If you're not familiar with the work of French director and actor Jacques Tati — and that's probably the majority of those reading this review — then Sylvain Chomet's (Triplets of Belleville) soulful and melancholy adaptation of an unmade Tati script is a lovingly animated homage to the silent film era. To those who know and admire Tati's work, however, The Illusionist is a beautifully slight but misguided tribute.
Using Tati the man as his inspiration, Chomet presents a struggling magician named Tatischeff (Tati's birth name), a man who ekes out his living performing at fading music halls across Europe. At a pub in rural Scotland, a small gesture of generosity wins him the stowaway companionship of a waif-like chambermaid. The two wash up in Edinburgh, where the aging magician lands a gig alongside a coterie of vaudevillians. Moving into a hotel with a suicidal clown, hup-hupping acrobats and a sad ventriloquist, the Illusionist comes to care deeply for the young girl, lavishing her with more and more gifts. Gradually, however, as Tatischeff loses his place in the world, the girl finds hers. He sacrifices everything as she finds romance with a young man her own age.
The Illusionist is a quiet, bittersweet slice of nostalgia that requires its audience to adjust to its meandering, episodic pace. Undemanding yet always engaging, this exquisitely animated, semi-silent movie (there are mumbled fragments of dialogue) makes clear that there's still room in the world for Chomet's extraordinary cartoons. Every two-dimensional frame bursts with impressionistic delight, as slender cel-painted figures move with uncanny realism. So remarkable is his animation, you would swear Chomet used motion-capture technology to get Tati's gestures and movements while he was alive (he died in 1982). Similarly, his 1950s Edinburgh is a striking and miraculously detailed cityscape awash in gorgeously water-colored weather as wonderfully oddball characters shift and fidget along its streets.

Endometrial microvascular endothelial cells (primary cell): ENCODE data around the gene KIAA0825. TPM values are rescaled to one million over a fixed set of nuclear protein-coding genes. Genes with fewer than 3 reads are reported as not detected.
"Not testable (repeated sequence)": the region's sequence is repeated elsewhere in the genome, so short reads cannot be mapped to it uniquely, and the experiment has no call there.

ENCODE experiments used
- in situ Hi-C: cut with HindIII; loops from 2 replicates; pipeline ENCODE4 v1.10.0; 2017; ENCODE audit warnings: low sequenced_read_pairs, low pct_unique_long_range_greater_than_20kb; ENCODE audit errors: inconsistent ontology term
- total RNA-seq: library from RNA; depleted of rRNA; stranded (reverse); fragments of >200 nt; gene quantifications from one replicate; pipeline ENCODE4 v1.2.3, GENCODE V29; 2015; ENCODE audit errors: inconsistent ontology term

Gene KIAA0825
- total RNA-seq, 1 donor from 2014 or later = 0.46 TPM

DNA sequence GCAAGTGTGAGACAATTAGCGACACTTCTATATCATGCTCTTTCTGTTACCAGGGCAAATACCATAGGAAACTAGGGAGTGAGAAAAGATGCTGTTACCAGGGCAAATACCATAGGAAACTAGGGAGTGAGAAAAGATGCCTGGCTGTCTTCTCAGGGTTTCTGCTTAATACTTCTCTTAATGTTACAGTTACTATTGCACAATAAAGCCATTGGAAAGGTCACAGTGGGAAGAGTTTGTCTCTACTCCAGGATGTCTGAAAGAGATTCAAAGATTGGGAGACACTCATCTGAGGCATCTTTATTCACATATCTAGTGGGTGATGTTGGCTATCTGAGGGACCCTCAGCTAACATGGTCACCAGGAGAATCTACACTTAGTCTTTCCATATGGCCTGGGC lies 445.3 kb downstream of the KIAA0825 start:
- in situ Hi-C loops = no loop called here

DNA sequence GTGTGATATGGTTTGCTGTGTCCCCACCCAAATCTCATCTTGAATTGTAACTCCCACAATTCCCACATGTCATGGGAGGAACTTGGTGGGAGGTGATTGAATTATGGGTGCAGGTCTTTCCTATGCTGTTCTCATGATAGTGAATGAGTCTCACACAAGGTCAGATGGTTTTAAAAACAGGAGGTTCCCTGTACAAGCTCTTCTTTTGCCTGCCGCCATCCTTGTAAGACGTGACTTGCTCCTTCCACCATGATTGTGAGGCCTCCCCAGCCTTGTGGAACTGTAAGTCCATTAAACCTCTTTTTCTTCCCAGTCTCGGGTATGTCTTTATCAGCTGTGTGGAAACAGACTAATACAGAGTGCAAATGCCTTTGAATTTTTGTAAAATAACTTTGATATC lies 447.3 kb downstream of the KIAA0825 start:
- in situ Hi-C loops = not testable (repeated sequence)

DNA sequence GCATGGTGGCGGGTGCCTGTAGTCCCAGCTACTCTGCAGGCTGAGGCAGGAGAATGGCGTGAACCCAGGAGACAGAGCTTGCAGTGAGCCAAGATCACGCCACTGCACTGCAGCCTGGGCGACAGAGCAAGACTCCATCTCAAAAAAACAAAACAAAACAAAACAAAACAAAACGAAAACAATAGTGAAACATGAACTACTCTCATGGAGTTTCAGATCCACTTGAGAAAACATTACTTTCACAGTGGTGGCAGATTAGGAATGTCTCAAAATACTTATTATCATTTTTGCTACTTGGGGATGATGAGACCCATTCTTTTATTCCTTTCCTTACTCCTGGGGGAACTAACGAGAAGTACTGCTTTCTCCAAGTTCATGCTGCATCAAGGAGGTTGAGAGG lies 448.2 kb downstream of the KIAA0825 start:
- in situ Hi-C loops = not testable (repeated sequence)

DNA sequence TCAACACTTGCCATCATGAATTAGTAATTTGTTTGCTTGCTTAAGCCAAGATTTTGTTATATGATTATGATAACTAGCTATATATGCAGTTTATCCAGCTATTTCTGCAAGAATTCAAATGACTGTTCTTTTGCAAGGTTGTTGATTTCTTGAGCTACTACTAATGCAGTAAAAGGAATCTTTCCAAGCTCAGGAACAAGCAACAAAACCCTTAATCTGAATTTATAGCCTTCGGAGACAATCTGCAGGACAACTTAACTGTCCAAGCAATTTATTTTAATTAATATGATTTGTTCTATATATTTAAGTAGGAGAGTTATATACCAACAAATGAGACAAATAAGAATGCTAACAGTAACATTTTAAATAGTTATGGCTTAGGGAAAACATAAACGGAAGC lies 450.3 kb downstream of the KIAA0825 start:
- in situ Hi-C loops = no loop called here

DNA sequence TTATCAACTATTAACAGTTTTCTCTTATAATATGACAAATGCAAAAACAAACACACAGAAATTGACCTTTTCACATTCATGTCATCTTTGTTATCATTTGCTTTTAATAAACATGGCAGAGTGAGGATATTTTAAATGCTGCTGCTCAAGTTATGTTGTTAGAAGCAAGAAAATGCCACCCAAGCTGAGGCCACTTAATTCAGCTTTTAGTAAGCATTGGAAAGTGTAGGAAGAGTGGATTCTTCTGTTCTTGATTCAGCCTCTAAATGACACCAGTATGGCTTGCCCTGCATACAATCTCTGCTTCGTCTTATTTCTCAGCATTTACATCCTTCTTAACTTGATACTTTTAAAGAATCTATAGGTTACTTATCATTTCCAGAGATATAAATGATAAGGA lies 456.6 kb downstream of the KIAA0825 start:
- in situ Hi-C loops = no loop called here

But unlike Tati's work, The Illusionist trades more in poignancy than invention. Not only is its story more downbeat and sentimental (one of the reasons Tati chose not to make it) but Chomet is never able to attain the delightful laughs such films as Mon Oncle or Mr. Hulot effortlessly achieved. Though there are numerous instances of whimsy — particularly from a bitey, scene-stealing rabbit — The Illusionist never generates more than light chuckles. Its best scenes come early, as Tatischeff is forced to watch rock 'n' roll destroy his livelihood. It's hard not to view these very funny moments as Chomet's sarcastic critique of a world no longer interested in what he (or Tati) have to offer, a metaphorical jab at the high-gloss soulessness of CGI and 3D animation.
Unfortunately, Chomet's hand-painted cartoons are not well-suited to Tati's style of physical humor, lacking his casually frantic awkwardness. More tragically, the filmmaker isn't inventive enough to exploit some of the script's more promising setups. One can only imagine what the bilious Tati might have concocted for the film's acrobatic muralists as they paint-by-trapeze a gigantic advertising billboard.
Still, The Illusionist is a visual delight that rises above its flaws. Though it first comes across as an emotionally distant yet good-natured nostalgia trip, it sneaks up on you with a heartbreaking message of loneliness and loss. Like a trick gone awry, Chomet's unexpectedly melancholic sleight of hand produces the kind of magic that haunts you long after the lights have gone up.
Opens Friday, Jan. 28, at the Landmark Main Art Theatre, 118 N. Main St., Royal Oak; 248-263-2111.